I am checking the radiator pressure cap that is on my 230CE. It has the marking 120 which I think is the pressure rating. It has the part number 123
501 02 15.
Does anyone know what unit is? I am trying to convert it to PSI.
The 120 cap goes to about 22 PSI on the pressure tester.
Thanks
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I agree that the units that we use in the US suck. I am a part time machinist at my job. It would be so much easier and intuitive if we were on the metric system. For example if I wanted to tap for an 8-32 bolt I have to look at a chart to find what the tap drill size should be. Then go through one of three drawers (Number size, Letter size, and Fraction size) to get the correct drill. If I were working metric, using a 6 mm X 1.5 bolt I would subtract 1.5 mm from the 6 mm and know that the correct drill size is 4.5 mm. All the metric drills are lined up in one drawer. To make a clearance hole for the 8-32 I need to measure the diameter of the bolt then refer to the chart to find the right size drill. With metric I'll just grab a 6.25 mm drill.
When working with of-rings you need to refer to another chart using the US system. With metric you use the outside diameter and the cross sectional diameter. Last year I needed a metric of-ring and went to about ten auto parts stores and nobody had any. Just ones in the US system. This is 25 years after American cars converted to metric.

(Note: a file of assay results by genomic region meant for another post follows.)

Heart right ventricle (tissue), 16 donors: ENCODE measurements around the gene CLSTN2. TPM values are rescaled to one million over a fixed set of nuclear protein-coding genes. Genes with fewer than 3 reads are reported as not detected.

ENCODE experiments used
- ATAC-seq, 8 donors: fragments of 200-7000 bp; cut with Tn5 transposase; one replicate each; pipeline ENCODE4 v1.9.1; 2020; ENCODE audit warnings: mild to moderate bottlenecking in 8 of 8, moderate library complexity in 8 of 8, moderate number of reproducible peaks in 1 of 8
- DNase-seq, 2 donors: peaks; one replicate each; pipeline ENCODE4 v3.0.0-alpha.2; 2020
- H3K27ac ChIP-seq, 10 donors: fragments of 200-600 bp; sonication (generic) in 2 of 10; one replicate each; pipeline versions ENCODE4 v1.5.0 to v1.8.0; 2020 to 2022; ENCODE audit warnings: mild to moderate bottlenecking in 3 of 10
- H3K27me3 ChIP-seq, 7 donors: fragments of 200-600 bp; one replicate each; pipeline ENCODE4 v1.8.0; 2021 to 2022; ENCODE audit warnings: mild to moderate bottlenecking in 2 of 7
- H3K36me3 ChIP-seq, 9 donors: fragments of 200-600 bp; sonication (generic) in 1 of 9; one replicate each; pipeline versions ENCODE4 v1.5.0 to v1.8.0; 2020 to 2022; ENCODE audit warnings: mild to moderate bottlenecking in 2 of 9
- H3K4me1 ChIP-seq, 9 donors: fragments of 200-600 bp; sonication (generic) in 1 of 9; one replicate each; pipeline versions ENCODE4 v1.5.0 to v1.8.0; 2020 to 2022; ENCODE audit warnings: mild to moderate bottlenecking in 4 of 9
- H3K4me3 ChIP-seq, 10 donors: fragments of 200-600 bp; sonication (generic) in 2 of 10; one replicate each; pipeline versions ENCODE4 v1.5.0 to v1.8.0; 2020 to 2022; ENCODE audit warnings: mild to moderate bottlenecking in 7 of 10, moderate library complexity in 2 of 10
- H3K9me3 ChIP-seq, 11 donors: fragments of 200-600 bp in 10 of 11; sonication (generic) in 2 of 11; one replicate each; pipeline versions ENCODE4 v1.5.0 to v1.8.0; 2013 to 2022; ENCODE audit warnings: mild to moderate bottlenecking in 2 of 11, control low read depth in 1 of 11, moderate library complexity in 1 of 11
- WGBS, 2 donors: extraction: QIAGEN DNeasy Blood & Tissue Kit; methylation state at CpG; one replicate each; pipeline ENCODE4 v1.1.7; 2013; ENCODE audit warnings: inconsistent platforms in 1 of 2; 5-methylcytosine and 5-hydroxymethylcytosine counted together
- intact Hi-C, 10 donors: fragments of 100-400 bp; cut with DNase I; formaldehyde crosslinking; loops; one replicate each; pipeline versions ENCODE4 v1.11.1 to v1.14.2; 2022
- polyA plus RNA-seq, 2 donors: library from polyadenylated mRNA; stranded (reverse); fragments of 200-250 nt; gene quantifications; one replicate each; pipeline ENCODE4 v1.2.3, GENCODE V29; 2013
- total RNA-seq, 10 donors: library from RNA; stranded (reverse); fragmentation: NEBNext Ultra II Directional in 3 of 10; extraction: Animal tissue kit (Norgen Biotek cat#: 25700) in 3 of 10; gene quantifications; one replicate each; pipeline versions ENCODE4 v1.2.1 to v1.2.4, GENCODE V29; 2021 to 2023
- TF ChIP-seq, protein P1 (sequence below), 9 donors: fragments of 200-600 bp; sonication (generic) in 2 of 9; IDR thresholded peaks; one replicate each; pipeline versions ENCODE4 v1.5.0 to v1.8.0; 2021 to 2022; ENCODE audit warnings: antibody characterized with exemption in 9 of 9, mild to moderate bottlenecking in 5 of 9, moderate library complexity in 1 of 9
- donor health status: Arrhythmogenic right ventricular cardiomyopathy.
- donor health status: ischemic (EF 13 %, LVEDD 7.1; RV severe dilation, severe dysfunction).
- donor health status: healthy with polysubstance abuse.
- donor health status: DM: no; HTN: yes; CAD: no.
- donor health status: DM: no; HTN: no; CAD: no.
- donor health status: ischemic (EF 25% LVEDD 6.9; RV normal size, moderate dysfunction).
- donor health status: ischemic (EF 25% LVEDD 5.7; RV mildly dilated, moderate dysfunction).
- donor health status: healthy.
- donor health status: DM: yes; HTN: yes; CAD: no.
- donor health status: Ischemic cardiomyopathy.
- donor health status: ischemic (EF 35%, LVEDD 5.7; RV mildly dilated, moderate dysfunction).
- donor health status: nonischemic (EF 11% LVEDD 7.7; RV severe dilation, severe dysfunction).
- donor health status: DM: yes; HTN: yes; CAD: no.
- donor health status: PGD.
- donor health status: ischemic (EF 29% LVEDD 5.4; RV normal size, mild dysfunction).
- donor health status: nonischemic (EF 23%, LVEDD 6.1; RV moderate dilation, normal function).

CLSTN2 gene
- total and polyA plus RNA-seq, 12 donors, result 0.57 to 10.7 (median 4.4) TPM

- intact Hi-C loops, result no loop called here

I could go on with more examples but do not want to belabor the point.
One of the engineers that I work with works in metric. He says it is so much better.
I think that the US could do better in science and engineering if we could learn and use the metric system because it is intuitive. None of this 32 ounce = one quart, 4 quart = one gallon crap. We expend too much energy trying to learn all this stuff by rote. Remember learning fractions in school? How many kids said "I hate fractions?" How many of them got turned off of math at this point?

123
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Commuter wrote:

Disclaimer: I'm in Holland and we're fully metric.
I did hear someone make a point once that 'forcing' children to learn hard things actually stimulates their intelligence. The point was made in regards to the Chinese writing system, which is of course extremely hard to learn compared to out alfabet. As you may know, Chinese have a higher IQ on average than westerners. Perhaps the illogical American measuring system serves a similar purpose. ;)
But then it's probably not hard enough...
X.
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